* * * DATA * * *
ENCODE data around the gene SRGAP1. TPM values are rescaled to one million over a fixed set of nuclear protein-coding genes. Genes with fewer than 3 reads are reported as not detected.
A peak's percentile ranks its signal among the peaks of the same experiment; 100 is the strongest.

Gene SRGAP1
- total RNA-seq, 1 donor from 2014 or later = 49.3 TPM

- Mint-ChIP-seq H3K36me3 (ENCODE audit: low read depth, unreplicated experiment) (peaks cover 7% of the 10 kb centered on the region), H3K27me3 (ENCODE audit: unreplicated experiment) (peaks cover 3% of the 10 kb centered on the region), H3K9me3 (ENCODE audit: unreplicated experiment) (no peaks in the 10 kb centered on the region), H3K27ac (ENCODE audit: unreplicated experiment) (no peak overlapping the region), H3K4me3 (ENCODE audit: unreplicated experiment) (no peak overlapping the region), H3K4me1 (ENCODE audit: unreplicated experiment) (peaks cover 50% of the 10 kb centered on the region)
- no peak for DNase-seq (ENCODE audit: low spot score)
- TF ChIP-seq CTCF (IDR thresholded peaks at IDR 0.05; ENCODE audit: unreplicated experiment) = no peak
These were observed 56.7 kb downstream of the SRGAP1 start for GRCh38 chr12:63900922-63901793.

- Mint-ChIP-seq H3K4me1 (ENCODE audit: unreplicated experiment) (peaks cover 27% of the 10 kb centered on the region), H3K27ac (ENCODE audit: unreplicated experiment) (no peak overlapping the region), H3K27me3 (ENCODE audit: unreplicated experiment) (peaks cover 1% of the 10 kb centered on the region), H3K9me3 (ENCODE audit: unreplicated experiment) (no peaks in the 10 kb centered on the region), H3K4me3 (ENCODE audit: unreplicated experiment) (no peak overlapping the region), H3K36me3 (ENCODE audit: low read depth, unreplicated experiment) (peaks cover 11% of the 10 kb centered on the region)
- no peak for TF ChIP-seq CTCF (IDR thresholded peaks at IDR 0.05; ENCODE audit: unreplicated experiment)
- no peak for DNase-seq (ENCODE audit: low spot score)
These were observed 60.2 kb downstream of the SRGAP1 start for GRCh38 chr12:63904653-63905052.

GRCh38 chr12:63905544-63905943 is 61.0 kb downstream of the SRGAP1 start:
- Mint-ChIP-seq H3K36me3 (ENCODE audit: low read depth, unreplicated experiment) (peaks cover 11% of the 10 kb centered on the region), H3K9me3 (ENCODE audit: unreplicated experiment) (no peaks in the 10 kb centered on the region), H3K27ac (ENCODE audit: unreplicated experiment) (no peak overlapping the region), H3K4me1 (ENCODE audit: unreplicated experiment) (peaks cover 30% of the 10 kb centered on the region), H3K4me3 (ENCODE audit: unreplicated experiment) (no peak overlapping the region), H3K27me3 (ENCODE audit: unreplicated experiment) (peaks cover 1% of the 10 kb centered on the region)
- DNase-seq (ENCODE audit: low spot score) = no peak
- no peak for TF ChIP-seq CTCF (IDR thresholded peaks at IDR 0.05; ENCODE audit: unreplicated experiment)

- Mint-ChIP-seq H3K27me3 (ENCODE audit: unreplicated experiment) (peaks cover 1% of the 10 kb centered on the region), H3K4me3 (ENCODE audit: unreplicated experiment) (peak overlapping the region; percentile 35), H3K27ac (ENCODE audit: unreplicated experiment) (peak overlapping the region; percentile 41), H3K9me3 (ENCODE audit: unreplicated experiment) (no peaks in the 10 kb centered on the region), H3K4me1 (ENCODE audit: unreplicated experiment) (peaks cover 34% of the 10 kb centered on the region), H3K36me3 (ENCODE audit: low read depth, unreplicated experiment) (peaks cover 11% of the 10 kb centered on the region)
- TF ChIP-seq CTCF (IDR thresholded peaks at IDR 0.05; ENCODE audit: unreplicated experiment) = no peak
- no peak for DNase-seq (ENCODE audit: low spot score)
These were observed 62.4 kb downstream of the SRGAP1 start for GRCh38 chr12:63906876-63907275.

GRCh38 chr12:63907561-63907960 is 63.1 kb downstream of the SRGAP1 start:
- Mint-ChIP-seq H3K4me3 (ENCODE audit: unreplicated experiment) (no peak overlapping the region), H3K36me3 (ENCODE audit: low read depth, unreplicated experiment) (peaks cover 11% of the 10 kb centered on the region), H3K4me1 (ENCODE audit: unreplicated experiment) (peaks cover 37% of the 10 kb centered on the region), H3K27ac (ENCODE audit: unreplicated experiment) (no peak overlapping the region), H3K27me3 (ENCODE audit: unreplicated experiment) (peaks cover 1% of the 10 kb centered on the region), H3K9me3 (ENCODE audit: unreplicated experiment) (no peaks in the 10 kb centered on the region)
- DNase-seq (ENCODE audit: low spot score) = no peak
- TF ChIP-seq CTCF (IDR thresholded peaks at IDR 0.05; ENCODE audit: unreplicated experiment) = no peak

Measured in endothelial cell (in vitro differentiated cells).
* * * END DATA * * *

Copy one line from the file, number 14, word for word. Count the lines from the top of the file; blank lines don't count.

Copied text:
- Mint-ChIP-seq H3K36me3 (ENCODE audit: low read depth, unreplicated experiment) (peaks cover 11% of the 10 kb centered on the region), H3K9me3 (ENCODE audit: unreplicated experiment) (no peaks in the 10 kb centered on the region), H3K27ac (ENCODE audit: unreplicated experiment) (no peak overlapping the region), H3K4me1 (ENCODE audit: unreplicated experiment) (peaks cover 30% of the 10 kb centered on the region), H3K4me3 (ENCODE audit: unreplicated experiment) (no peak overlapping the region), H3K27me3 (ENCODE audit: unreplicated experiment) (peaks cover 1% of the 10 kb centered on the region)